United Nations, May 30 (PTI) Indian Army Major Suman Gawani, honoured with the prestigious UN gender advocate award, has underscored the importance of female peacekeepers in the front ranks, saying it helps bring a "sense of security" among the survivors of a conflict.

Gawani, a Military Observer formerly deployed with the United Nations Mission in South Sudan (UNMISS) received the 2019 United Nations Military Gender Advocate of the Year Award from UN chief Antonio Guterres during a virtual ceremony on Friday on the occasion of International Day of UN Peacekeepers.

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Accepting the award, Gawani said in an audio message that it is a "great honour and privilege” for her to receive the award and she expressed gratitude to the UNMISS and India for the opportunity.

She said that UMISS is making all efforts to deploy more female peacekeepers in front ranks and roles such as military observers and contingents “so that they can reach deeper into the society and bring some sense of security to the survivors of conflict.”

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“With great pride, I accept this award on behalf of all the Indian peacekeepers and remember those who have made the supreme sacrifice for the cause of peace,” she said.

“I would like to say we are the change that we want. And we are the ones we were waiting for,” she said.

Gawani underscored that women, peace and security are the most important aspects of a society.

“Gender becomes relevant especially in the places driven by conflict. Women and children, being more vulnerable, are worst hit in such situations,” she said.

Describing South Sudan as a “beautiful” country, she said working towards peace as a military observer in South Sudan has been a life changing experience for her and thanked her colleagues in the Indian Army.

Created in 2016, the United Nations Military Gender Advocate of the Year Award recognises the dedication and effort of an individual military peacekeeper in promoting the principles of UN Security Resolution 1325 on Women, Peace and Security in a peace operation context, as nominated by Heads and Force Commanders of peace operations.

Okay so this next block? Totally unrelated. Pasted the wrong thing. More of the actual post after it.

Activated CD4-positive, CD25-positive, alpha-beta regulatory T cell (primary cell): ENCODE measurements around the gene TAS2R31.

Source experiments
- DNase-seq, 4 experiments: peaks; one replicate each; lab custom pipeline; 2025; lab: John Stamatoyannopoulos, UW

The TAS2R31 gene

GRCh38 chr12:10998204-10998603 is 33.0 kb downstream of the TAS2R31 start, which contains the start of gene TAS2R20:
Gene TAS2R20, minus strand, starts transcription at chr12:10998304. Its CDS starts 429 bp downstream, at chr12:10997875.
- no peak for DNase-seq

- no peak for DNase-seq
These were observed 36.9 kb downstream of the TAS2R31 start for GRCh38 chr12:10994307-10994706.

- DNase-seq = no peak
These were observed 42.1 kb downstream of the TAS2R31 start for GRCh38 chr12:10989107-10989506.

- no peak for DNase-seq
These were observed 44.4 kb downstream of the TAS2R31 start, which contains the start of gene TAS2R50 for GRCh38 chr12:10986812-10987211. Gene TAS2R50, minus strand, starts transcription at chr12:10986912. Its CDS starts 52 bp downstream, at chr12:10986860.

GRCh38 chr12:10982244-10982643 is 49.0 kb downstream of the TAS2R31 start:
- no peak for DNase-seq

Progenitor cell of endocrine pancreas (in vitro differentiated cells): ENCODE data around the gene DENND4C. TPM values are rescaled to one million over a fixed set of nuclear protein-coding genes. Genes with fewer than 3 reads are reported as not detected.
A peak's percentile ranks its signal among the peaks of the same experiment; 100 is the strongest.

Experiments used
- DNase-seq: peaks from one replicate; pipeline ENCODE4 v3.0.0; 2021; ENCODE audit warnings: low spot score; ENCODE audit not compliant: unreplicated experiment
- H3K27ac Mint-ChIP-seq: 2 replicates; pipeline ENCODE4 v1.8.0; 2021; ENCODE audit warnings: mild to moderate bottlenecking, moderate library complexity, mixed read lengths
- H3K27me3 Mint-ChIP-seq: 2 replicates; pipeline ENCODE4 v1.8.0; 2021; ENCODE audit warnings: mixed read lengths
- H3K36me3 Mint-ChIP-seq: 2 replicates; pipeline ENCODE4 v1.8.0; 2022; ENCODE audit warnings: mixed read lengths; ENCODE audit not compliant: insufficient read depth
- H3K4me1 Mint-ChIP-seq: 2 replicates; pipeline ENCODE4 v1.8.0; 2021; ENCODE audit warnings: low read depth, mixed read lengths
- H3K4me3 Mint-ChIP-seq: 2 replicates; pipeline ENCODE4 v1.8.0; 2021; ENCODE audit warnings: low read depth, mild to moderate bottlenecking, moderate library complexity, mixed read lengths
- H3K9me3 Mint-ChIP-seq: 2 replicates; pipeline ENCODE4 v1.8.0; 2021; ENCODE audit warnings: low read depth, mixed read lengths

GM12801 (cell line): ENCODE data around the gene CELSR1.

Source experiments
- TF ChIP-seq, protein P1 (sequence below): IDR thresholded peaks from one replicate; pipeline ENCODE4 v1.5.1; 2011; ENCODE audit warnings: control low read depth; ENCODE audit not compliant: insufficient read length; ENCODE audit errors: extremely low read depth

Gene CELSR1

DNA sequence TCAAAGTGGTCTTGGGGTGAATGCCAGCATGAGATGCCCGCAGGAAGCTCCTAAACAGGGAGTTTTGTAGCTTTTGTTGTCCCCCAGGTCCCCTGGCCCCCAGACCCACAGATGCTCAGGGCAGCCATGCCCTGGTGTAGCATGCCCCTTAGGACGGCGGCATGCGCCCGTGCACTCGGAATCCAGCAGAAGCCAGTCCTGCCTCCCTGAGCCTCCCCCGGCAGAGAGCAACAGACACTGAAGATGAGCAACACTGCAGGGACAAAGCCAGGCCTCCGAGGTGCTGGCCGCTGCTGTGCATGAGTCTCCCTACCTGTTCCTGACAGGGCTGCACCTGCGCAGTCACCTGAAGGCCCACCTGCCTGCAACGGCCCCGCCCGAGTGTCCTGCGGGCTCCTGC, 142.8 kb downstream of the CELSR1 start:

Commander Carla Monteiro de Castro Araujo, a Brazilian Naval officer working in the United Nations Multidimensional Integrated Stabilization Mission in the Central African Republic (MINUSCA), was also honoured with the award.

For the first time, two peacekeepers were jointly awarded for their contribution to this important cause. This is the first year the prestigious award has gone to a peacekeeper from India.

UN Secretary General Antonio Guterres applauded Gawani and Araujo for their “inspiring work” in promoting gender equality, saying their contributions underscore the importance of increasing the number of women in UN peacekeeping.

Guterres underscored the essential role played by women peacekeepers for the success of UN peace operations. He lauded Gawani and Araujo, saying their “inspiring work has made a remarkable difference in promoting gender equality and empowering local women and your own colleagues. Your contributions are proof that women peacekeepers are vital to peace and security everywhere.”

The UN Chief noted that during her deployment with the UN Mission in South Sudan as a Military Observer, Gawani mentored more than 230 Military Observers on conflict-related sexual violence and ensured the presence of women military observers in each of the Mission's team sites. She also trained the South Sudanese government forces and helped them launch their action plan on conflict-related sexual violence.

India's Permanent Representative to the UN Ambassador T S Tirumurti, in his message on Peacekeepers Day, said that Gawani “epitomises, in many ways, the rich values of Indian peacekeepers.”

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